Shocking aftershocks in Haiti
On Jan. 20, eight days after Port-au-Prince, the capital of Haiti, was destroyed by an earthquake, the area was rocked by a strong aftershock, rated magnitude 5.9. To people who were still living in the streets and parks, the shock was a reminder of the danger of living in a geologic fault zone. But as wags once said about the tenth nuclear bomb to devastate a city, the shock mainly bounced the rubble, according to the reports we heard.
By Jan. 24, 52 aftershocks registering 4.5 or above had been recorded in Haiti.
The Jan. 12 quake (magnitude 7.0) struck about 25 kilometers west of Haiti's capital, Port-au-Prince, along the Enriquillo fault, near the boundary between the North American and Caribbean plates. The astonishing devastation may have killed upwards of 150,000 people, according to reports from the government.
The giant plates that comprise Earth's crust float on the semi-molten mantle. As the plates move, earthquakes help relieve stress that builds up along their edges.
But aftershocks prove that the first big quake, called the "main shock," does not end the story. And so The Why Files got to wondering: Why do earthquakes follow earthquakes? Do some follow-on quakes take years to appear? And can a better understanding of earthquake sequences help seismologists make better forecasts of future shaking?
Aftershock vs. triggered earthquake
To understand the shaking that follows an earthquake, we must distinguish two types of follow-on quakes: aftershocks and triggered earthquakes. Technically, aftershocks occur in the same section of fault (or in nearby faults) that broke in the main shock, usually within days or weeks. Triggered earthquakes occur in an adjacent or nearby section of the fault, and may happen years afterwards.
To people in Haiti who are trying to find and bury the dead and put their lives back together, this may seem a distinction without a difference: both aftershocks and triggered earthquakes, by definition, follow a main shock, and both can be dangerous.
Geologically, both types of follow-on quakes help readjust the fault after pieces of crust have slid against each other during a main shock. And in terms of earthquake safety, both categories seem to follow general patterns that has made them hot topics in seismology, where "prediction" has been a dirty word but where there is a growing interest in making probability forecasts for active faults.
Earthquake activity in the Caribbean
Taking stock of aftershock
As mentioned, an aftershock is an earthquake that follows a main shock and occurs along the same section of fault, or on a nearby fault. A magnitude 7 quake, like the one that just struck Haiti, usually breaks tens of miles of a fault, says Susan Hough, a seismologist who studies California earthquakes for the U.S. Geological Survey.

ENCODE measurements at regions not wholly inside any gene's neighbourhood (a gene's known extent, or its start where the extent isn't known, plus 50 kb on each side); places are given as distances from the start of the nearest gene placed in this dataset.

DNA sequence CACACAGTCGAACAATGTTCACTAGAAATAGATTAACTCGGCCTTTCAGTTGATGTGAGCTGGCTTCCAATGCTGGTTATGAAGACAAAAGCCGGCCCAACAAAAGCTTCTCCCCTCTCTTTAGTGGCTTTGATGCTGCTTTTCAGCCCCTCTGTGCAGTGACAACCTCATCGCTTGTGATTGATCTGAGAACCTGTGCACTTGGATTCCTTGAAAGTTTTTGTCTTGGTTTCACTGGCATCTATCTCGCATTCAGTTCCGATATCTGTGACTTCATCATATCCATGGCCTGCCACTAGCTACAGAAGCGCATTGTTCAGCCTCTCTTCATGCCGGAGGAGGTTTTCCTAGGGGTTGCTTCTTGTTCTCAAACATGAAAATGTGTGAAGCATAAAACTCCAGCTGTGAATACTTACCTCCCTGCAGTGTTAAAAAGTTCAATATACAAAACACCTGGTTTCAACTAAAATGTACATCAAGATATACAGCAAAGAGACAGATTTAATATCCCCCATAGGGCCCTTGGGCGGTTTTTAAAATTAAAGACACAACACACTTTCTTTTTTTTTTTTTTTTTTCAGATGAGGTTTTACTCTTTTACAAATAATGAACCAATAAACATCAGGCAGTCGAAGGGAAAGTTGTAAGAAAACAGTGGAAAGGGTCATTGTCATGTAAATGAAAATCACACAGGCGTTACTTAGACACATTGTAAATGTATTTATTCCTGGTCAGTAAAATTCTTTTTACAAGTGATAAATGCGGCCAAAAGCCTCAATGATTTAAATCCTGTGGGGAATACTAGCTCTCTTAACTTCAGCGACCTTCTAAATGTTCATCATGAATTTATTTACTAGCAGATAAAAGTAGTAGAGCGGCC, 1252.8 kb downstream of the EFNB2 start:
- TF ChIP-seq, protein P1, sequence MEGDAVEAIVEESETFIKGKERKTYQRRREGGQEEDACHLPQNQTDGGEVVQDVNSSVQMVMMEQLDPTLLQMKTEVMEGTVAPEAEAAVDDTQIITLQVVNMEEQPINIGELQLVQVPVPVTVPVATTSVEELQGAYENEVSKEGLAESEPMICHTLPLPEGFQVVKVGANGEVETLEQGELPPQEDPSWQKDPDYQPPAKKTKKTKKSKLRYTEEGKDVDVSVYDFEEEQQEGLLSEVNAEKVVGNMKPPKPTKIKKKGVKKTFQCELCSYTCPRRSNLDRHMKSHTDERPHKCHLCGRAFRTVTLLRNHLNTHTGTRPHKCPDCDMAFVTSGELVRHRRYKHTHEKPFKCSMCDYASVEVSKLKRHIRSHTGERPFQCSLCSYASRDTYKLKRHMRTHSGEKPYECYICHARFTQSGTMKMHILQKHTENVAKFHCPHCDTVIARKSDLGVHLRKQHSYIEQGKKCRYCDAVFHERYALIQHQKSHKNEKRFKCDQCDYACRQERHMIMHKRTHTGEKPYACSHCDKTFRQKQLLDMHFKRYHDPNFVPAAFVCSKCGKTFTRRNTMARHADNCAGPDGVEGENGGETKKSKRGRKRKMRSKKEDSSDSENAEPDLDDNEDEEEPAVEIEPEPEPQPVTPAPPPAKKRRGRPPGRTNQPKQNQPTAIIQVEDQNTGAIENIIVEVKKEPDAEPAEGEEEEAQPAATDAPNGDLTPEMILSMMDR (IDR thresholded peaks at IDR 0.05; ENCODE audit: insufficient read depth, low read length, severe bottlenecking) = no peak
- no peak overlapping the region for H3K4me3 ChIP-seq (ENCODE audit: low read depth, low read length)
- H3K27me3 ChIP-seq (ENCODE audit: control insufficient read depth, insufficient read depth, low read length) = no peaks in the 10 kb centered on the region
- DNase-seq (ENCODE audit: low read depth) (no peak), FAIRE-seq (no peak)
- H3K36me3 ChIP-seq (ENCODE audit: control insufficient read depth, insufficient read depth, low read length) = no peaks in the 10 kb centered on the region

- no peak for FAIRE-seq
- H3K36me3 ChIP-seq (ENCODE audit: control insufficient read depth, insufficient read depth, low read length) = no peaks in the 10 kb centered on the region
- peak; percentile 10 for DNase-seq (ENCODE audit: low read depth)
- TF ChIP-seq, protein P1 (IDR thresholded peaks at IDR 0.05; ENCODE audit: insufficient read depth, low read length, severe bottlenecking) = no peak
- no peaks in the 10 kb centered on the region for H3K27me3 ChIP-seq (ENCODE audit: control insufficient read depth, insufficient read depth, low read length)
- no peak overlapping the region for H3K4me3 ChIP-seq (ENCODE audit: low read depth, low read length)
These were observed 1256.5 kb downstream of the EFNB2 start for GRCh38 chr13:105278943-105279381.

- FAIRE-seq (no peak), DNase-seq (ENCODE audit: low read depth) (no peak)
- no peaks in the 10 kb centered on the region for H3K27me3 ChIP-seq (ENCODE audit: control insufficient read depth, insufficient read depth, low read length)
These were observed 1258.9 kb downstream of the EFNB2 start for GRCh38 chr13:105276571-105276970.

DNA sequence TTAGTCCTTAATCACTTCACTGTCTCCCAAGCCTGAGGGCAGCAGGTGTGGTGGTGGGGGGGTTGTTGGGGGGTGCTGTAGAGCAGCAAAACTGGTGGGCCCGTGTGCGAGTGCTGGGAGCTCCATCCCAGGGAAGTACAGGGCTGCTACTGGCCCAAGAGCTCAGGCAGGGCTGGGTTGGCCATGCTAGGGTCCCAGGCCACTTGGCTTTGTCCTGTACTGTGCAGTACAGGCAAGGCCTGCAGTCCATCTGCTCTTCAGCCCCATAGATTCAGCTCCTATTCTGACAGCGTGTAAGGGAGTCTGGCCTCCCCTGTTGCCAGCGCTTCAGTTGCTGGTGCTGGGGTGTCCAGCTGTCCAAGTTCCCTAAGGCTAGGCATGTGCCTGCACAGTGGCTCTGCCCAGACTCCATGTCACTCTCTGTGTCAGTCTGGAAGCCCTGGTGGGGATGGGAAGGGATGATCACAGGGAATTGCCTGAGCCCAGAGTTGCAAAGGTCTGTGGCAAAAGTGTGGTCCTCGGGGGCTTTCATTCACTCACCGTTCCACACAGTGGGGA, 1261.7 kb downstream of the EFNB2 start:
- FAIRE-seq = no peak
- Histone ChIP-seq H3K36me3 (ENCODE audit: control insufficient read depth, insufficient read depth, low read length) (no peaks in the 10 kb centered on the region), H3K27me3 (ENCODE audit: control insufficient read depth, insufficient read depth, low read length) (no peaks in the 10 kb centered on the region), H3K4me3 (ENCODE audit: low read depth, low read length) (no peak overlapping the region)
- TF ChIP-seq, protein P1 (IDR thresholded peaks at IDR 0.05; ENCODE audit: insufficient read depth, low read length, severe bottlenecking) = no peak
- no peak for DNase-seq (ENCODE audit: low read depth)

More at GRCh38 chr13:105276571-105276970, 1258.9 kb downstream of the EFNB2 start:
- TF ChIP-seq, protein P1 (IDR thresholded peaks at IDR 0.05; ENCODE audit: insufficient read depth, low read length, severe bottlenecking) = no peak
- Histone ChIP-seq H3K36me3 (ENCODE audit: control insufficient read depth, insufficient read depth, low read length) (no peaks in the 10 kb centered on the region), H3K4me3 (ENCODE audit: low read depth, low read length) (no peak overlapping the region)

And that movement creates conditions for aftershocks. The main shock may leave an unbroken section that still needs relief, or it can put added stress on nearby faults. The earthquake "is shoving the real estate around, and that affects the surrounding crust, where there are lots of little faults," says Hough. "An aftershock is not necessarily on the same fault, typically they are on smaller faults nearby."
The aftershocks of a big earthquake are "relatively predictable ... and follow fairly well-established empirical rules," says Hough, (see #1 in the bibliography). "The largest aftershock is typically one unit smaller than the main shock. So if we see one magnitude 6, we see 10 magnitude 5's and 100 magnitude 4's. (The Richter scale for gauging earth movement has been supplanted by a magnitude scale that measures energy release. A magnitude 6 quake releases 30 times as much energy as a magnitude 5.)
Indeed, the Jan. 20 aftershock, measured at 5.9, was just more than 1 unit of magnitude smaller than the Jan. 12 main shock.
The rate of aftershock will fall with time, and aftershocks are finished when earthquakes fall to the background rate, says Hough.
Speaking eight days after the Jan. 12 earthquake, Hough said "As a general probability, over the next month, there are even odds of an earthquake at least as large as 5.6 in Haiti, and there is a small chance, 2 to 3 percent, that they could have another 7, or even greater."
But despite the typical aftershock curve, she warns, "Aftershocks are not as well-behaved as people think. They are overwhelmingly smaller than the main shock, but there is a chance that something bigger could happen."
Main shocks do not just produce aftershocks, as Hough stresses. In Haiti, "You worry on this type of long fault, like on the San Andreas, you have a segment at either end that hasn't broken yet."
Terry Devitt, editor; Steve Furay, project assistant; S.V. Medaris, designer/illustrator; David Tenenbaum, feature writer; Amy Toburen, content development executive